WASHINGTON (Reuters) - After six years of testy relations, U.S. President Barack Obama may have to resign himself to the likelihood that he has not seen the last of Benjamin Netanyahu.
A better-than-expected showing by the Israeli prime minister in Tuesday’s closely fought election raises the prospect that he could remain a thorn in Obama’s side, with the two men increasingly at odds over Iran diplomacy and Middle East peacemaking.
U.S. officials responded cautiously as they waited to see whether Netanyahu or his center-left challenger, Isaac Herzog, would get the nod from Israel’s president to begin the long and messy coalition-building process.
Clearly the result that many of Obama’s supporters had hoped for – a repudiation by Israeli voters of Netanyahu’s hard-line approach – was not to be. Exit polls showed that his Likud party had erased its rival’s pre-election lead, putting the two sides in a dead heat.
“Looks like the White House will need to let the champagne chill a bit longer,” Aaron David Miller, a former Middle East negotiator for Republican and Democratic administrations, tweeted about the election outcome.
The election came just two weeks after Netanyahu defied Obama with a politically divisive speech to Congress attacking U.S.-led nuclear talks with Iran. The final days of campaigning only served to deepen tensions between the right-wing leader and Washington.
Even as they insisted publicly on non-intervention in the Israeli campaign, Obama’s aides were taken aback by Netanyahu’s reversal of his previous declaration of support for creating a Palestinian state, a longstanding cornerstone of U.S. policy.
Netanyahu also drew a rebuke from the U.S. State Department for suggesting on election day that left-wingers were trying to get Arab-Israeli voters out “in droves” to sway the election against him.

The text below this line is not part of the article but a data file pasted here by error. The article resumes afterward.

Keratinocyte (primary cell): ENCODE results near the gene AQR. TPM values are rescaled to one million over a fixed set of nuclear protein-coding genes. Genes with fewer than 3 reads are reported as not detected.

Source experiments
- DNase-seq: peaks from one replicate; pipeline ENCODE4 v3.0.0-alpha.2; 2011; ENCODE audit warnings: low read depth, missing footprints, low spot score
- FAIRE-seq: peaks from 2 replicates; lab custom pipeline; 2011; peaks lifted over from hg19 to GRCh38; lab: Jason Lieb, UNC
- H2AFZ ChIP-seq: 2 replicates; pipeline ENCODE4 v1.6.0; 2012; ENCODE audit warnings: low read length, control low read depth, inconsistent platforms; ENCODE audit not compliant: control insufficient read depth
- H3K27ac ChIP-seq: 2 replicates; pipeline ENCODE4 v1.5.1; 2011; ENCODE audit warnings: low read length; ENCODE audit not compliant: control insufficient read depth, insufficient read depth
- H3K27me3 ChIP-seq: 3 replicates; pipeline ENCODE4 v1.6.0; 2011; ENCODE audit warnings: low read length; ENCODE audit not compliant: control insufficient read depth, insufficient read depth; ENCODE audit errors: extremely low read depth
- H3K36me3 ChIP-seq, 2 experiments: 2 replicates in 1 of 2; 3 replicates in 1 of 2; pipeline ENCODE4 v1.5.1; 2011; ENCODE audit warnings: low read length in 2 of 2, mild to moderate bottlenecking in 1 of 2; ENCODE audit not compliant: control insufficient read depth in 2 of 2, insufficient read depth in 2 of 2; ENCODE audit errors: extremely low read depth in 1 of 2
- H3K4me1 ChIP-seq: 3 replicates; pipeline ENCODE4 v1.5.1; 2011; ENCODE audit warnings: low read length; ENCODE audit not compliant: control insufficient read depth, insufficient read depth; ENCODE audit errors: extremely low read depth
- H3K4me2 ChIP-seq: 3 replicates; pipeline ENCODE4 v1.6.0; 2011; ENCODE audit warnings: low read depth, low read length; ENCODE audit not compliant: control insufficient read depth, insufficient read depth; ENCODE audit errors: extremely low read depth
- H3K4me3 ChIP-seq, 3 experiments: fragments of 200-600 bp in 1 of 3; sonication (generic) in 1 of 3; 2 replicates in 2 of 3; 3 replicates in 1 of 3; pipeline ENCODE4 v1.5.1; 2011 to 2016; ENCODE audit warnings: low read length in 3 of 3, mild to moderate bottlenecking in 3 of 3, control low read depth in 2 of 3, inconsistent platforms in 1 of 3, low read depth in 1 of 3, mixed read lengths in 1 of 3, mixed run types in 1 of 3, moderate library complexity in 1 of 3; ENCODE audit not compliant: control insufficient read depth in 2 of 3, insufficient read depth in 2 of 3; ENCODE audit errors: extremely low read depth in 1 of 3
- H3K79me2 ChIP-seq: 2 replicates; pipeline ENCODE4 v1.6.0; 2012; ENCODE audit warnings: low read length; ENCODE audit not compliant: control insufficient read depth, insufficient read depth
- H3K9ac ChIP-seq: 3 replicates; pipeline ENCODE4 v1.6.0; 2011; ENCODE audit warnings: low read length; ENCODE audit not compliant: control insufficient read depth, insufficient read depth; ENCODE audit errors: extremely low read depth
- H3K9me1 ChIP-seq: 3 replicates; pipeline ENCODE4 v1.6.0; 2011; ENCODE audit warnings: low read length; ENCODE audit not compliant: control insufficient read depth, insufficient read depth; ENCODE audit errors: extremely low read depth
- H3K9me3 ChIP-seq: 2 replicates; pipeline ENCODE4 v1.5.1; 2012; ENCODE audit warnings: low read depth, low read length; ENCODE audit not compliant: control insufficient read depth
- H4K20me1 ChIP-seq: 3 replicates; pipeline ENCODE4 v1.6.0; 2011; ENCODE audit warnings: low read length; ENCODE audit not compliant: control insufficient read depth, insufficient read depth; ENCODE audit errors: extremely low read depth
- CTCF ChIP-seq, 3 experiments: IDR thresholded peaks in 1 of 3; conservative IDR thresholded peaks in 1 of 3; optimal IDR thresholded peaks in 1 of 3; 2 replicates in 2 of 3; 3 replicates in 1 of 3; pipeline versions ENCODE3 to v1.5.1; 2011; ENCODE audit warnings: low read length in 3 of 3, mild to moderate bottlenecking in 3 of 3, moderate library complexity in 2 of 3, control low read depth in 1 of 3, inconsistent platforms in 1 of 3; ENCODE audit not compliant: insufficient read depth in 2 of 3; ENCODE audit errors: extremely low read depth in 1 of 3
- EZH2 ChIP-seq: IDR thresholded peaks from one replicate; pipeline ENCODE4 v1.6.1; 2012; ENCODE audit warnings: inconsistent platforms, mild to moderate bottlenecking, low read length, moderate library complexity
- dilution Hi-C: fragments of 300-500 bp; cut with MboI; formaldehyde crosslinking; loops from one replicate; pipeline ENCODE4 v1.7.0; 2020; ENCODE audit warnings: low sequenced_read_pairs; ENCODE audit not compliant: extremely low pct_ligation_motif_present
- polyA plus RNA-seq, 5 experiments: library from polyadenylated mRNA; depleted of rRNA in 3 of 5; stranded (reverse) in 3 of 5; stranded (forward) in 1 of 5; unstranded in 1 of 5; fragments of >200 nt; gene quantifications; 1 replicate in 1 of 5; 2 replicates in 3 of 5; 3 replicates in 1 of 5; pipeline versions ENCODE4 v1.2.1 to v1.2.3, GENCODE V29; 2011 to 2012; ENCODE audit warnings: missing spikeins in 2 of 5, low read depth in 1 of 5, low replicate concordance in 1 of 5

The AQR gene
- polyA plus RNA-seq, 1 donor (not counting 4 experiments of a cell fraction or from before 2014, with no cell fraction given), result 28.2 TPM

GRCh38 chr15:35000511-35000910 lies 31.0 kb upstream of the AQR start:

“Netanyahu has managed an uphill climb in the last few days,” said David Makovsky, a former member of Obama’s team in Israeli-Palestinian peace talks that collapsed last year.
“The way he has survived was to cannibalize part of the right and also adopt policy positions that are bound to create further friction with Washington,” said Makovsky, now at the Washington Institute for Near East Policy. “He’s going to be in the next government one way or another.”
Netanyahu could have the easier path to forming a cabinet, which would put him on course to becoming Israel’s longest serving leader.
That prospect may not bode well for repairing U.S.-Israeli ties after Netanyahu’s congressional speech, which he delivered at the invitation of Obama’s Republican opponents despite strong objections from the president and many of Obama’s fellow Democrats.
HOPING FOR AN OBAMA-FRIENDLIER GOVERNMENT
U.S. officials had left little doubt of their hope for an election outcome that would create a new ruling coalition more in sync with - or at least less hostile to - Obama’s agenda, especially with an end-of-March deadline looming for a framework nuclear deal in negotiations between Tehran and world powers.
As a prime minister, Zionist Union leader Herzog would be expected to take an Obama-friendlier course less confrontational over Iran and more open to renewed peacemaking with the Palestinians.
It would also be a chance to get past six years of slights, mutual suspicion and even antipathy at the top of the U.S.-Israeli relationship and return to traditional bipartisanship in Congress on the issue of Israeli security.
That will not be easy if Netanyahu remains in office - though some analysts suggest that tensions with Obama could be eased along with the threat of international isolation if the rivals decide to form a broad-based national unity government.
Efforts already were under way in Washington to lower the temperature.
“People say a lot of things during campaigns,” State Department spokeswoman Marie Harf told CNN when asked about Netanyahu’s apparent reversal on Palestinian statehood.
“What we’re focused on is the Israelis moving forward, forming a government and we will work with whoever is prime minister to see if we can make progress in what is a very tough and difficult area to do so,” she said.
Nancy Pelosi, the House of Representatives Democratic minority leader, said that as someone who loves Israel, she was “near tears” during Netanyahu’s March 3 address, calling his remarks an “insult to the intelligence of the United States.”
But on Tuesday, she said the U.S.-Israeli relationship would stay strong, whoever won, and declined to weigh in before the result on whether Netanyahu’s speech hurt him.
“It’s a very, very ... intellectual relationship, security relationship and an emotional one as well,” she told reporters.
Underscoring the partisan divide over Netanyahu, Republican U.S. Senator Ted Cruz said: “His electoral success is all the more impressive given the powerful forces that tried to undermine him, including, sadly, the full weight of the Obama political team.”
Additional reporting by Peter Cooney; Editing by Howard Goller